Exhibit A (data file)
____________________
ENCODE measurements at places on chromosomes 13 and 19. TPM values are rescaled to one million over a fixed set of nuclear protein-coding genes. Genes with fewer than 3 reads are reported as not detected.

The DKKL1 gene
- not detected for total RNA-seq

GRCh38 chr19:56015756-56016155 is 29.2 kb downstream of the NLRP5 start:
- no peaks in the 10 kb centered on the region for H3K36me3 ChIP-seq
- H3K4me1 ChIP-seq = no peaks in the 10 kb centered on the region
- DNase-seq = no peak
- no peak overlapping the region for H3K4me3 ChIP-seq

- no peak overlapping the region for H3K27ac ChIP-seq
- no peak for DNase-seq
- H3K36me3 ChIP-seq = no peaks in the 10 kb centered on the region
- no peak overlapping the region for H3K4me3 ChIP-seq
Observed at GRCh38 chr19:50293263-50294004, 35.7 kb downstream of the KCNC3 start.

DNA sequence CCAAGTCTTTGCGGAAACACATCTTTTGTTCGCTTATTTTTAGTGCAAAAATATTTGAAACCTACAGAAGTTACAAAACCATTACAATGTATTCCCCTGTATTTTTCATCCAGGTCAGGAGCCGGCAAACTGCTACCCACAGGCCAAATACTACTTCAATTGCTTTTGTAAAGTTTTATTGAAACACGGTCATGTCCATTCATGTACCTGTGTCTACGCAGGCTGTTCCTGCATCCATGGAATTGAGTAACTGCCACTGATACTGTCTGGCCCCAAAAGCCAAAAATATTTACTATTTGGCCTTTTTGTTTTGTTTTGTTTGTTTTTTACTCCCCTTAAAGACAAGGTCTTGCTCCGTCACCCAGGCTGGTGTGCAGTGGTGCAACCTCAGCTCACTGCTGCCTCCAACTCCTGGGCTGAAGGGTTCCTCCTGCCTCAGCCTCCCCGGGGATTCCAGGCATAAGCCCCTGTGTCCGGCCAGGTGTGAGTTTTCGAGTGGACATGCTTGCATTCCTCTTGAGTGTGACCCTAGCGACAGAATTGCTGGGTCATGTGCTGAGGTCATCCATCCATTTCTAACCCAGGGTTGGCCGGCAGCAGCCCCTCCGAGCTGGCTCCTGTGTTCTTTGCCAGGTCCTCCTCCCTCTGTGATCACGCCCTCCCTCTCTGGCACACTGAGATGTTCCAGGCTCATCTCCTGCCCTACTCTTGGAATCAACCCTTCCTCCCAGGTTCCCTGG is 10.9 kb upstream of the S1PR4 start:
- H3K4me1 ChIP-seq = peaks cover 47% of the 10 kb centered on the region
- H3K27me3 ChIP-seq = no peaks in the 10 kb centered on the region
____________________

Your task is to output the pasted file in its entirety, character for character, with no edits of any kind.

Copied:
ENCODE measurements at places on chromosomes 13 and 19. TPM values are rescaled to one million over a fixed set of nuclear protein-coding genes. Genes with fewer than 3 reads are reported as not detected.

The DKKL1 gene
- not detected for total RNA-seq

GRCh38 chr19:56015756-56016155 is 29.2 kb downstream of the NLRP5 start:
- no peaks in the 10 kb centered on the region for H3K36me3 ChIP-seq
- H3K4me1 ChIP-seq = no peaks in the 10 kb centered on the region
- DNase-seq = no peak
- no peak overlapping the region for H3K4me3 ChIP-seq

- no peak overlapping the region for H3K27ac ChIP-seq
- no peak for DNase-seq
- H3K36me3 ChIP-seq = no peaks in the 10 kb centered on the region
- no peak overlapping the region for H3K4me3 ChIP-seq
Observed at GRCh38 chr19:50293263-50294004, 35.7 kb downstream of the KCNC3 start.

DNA sequence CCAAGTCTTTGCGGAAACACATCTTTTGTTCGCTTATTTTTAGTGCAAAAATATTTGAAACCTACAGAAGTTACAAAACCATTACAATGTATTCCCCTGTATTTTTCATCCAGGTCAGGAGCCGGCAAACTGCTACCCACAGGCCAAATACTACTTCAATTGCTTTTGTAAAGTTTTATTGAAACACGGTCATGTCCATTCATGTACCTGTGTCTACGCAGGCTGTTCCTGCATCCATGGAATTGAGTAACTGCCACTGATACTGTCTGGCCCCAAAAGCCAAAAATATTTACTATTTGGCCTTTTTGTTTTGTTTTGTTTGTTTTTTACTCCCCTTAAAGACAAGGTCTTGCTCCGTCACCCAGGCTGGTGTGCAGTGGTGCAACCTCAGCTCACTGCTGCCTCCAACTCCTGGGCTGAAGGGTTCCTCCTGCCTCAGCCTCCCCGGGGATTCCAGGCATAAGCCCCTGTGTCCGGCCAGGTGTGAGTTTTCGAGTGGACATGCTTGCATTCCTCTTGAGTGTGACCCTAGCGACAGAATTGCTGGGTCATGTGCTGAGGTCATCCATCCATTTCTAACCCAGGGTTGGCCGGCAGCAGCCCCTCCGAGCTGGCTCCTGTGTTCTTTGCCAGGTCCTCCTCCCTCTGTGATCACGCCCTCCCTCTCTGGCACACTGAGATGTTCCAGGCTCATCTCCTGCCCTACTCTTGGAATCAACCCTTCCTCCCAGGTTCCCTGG is 10.9 kb upstream of the S1PR4 start:
- H3K4me1 ChIP-seq = peaks cover 47% of the 10 kb centered on the region
- H3K27me3 ChIP-seq = no peaks in the 10 kb centered on the region